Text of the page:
Loading instructional materials into a template or course delivery software
6.71%
9.89%
13.07%
10.95%
58.66%
Using Email to communicate as part of assignments
28.98%
27.21%
10.60%
9.19%
23.32%
Other
4.59%
3.18%
0.35%
0.35%
5.65%
Other
2.12%
1.41%
1.06%
0.35%
5.65%

8. Please indicate if you have done any of the following in the courses you teach at UND.
 
Yes
No
No, but am interested
Used a word processor to prepare handouts/lecture notes
95.76%
1.77%
1.41%
Used PowerPoint to deliver lectures
46.64%
32.86%
19.43%
Placed a course syllabus on the web
40.99%
30.04%
27.56%
Placed course materials on the web
37.10%
32.51%
28.98%
Communicated with students using Email
91.17%
5.65%
2.12%
Moderated student-to-student online communication
16.25%
63.96%
18.37%
Expected students to use web resources
76.33%
18.02%
3.89%
Required students to do exercises/activities online
29.68%
48.06%
21.20%
Used a LISTSERV
43.82%
37.81%
15.19%
Used web-based resources as part of course content
55.48%
28.27%
14.49%
Used commercially produced instructional materials
48.76%
37.81%
10.25%
Worked with Instructional Technologists in course planning
13.78%
62.90%
21.55%
Developed and delivered an entirely web-based course
9.19%
67.84%
20.85%
Seriously considered development of a web-based course
20.14%
62.19%
15.55%
Used desktop video conferencing 
3.89%
75.27%
19.08%
Required students to use electronic journaling
9.19%
72.44%
16.61%
Used threaded discussions or chats
7.77%
60.07%
16.25%
Other
3.89%
4.24%
1.06%

9. If you have used technology in your teaching, which of the following describes your in-class use of classroom/instructional technology? (Please answer to ALL elements of your use.)
Content presentations
51.24%
Technology training presentations
38.87%
Productivity tools
21.55%
Media-based learning tools
40.99%
Computer-based learning tools
21.91%
Other
6.01%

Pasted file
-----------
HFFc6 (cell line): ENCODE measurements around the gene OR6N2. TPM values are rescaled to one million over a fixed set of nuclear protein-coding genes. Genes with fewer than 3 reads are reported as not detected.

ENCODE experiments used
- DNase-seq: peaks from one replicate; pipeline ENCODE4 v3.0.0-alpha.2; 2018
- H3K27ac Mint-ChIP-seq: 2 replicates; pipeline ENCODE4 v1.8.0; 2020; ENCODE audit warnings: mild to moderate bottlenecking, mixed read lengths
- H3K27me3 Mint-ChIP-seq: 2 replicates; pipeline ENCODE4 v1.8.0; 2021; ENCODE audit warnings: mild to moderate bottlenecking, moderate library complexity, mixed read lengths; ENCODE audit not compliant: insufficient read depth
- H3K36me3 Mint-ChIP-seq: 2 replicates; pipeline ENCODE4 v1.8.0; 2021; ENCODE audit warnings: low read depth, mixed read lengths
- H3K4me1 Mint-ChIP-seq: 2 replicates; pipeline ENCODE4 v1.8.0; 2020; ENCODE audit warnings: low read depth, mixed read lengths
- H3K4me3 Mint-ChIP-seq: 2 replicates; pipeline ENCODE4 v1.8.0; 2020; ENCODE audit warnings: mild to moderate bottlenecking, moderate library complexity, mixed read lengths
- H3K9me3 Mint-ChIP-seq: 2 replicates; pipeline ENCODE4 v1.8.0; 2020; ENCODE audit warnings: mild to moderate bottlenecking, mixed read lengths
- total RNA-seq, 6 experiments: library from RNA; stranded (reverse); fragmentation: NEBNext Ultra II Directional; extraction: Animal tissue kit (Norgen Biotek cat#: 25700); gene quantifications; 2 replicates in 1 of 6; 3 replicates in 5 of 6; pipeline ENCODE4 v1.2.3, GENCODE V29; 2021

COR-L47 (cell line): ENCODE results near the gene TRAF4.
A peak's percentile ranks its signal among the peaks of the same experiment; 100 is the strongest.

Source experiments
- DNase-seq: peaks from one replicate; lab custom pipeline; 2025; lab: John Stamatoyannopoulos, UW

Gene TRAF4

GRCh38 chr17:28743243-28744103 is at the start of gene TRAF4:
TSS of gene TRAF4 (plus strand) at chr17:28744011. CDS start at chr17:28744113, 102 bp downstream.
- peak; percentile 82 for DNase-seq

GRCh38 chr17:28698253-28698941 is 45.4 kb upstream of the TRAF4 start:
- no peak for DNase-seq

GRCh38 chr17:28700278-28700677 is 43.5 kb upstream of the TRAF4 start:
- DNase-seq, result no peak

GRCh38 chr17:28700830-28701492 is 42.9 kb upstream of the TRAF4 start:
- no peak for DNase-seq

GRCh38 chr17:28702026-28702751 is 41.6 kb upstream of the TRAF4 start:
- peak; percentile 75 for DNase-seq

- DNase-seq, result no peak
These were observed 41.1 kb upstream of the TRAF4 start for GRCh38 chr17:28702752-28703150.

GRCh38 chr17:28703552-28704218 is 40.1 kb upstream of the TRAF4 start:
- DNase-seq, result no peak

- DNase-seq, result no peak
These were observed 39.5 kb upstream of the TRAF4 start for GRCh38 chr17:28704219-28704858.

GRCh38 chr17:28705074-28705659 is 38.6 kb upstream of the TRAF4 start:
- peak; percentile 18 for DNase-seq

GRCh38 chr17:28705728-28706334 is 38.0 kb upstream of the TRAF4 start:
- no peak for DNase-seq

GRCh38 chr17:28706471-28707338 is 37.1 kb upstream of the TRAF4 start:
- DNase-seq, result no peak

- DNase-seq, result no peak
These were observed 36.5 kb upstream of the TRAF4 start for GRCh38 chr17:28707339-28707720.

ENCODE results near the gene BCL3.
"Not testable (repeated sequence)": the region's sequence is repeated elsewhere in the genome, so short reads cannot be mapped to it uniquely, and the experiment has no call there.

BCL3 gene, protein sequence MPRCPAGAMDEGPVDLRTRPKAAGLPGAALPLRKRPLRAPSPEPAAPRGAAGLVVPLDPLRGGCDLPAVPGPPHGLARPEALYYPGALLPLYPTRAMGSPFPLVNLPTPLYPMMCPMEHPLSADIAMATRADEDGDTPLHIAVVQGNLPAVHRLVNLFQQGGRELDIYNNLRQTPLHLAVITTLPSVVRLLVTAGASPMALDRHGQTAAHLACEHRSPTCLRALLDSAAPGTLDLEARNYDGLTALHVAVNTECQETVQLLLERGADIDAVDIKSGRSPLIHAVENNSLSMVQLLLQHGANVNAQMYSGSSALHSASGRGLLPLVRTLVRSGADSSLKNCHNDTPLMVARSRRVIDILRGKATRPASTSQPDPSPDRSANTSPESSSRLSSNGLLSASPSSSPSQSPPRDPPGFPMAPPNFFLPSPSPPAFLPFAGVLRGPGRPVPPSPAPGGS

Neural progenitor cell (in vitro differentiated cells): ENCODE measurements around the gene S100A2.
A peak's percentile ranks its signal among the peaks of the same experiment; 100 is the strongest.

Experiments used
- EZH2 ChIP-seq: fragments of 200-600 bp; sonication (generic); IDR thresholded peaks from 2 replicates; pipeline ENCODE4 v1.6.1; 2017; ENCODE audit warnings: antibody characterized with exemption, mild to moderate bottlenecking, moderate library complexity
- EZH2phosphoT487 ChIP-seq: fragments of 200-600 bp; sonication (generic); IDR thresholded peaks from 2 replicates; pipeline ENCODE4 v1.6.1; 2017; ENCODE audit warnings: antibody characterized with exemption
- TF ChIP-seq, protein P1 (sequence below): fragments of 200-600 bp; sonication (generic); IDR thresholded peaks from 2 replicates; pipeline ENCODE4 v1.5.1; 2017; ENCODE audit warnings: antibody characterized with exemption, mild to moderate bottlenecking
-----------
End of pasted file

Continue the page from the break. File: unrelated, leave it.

10. Indicate your preferred environment for learning new technologies.
 
Strongly preferred
Less preferred
Minimally preferred
Do not like
Don't know
Learn on my own 
32.51%
37.10%
20.49%
6.36%
0.71%
Receive individual instruction
58.30%
23.67%
11.66%
1.41%
1.41%
Learn from professional staff 
57.60%
22.97%
10.60%
1.41%
2.83%
Attend workshops designed for 
44.52%
27.56%
15.90%
6.71%
1.41%
Utilize peer mentoring/tutoring
38.52%
31.45%
15.19%
4.59%
5.30%
Use computer-based instruction
15.55%
34.98%
23.67%
16.61%
3.53%
Attend "jumpstart" sessions
20.85%
22.61%
17.67%
7.42%
24.73%
Work with a team of professional and technical staff
35.34%
23.32%
15.90%
5.65%
12.37%
I am not inclined to use new 
10.60%
7.77%
5.65%
22.26%
8.13%
Other
2.12%
0.35%
2.83%
6.01%
6.36%
Other
1.06%
0.35%
0.35%
0.00%
1.77%

11. If you anticipate using new technology to support your instruction, will you need to acquire new skills?
Yes
78.80%
No
6.01%
Don't know
9.89%
Not inclined
2.83%

12. Please indicate to what extent you intend to use technology in your instruction in the next two years?
Significantly more
26.15%
Moderately more
55.48%
No change
9.19%
Don't know
6.71%

13. Rate the degree to which the LACK of the following factors function as an impediment to the use of technology in your teaching?
 
Very serious
Serious
Moderate
Minimal
Not an impediment
departmental/college funding
32.86%
20.14%
16.61%
15.55%
11.31%
administrative encouragement
8.13%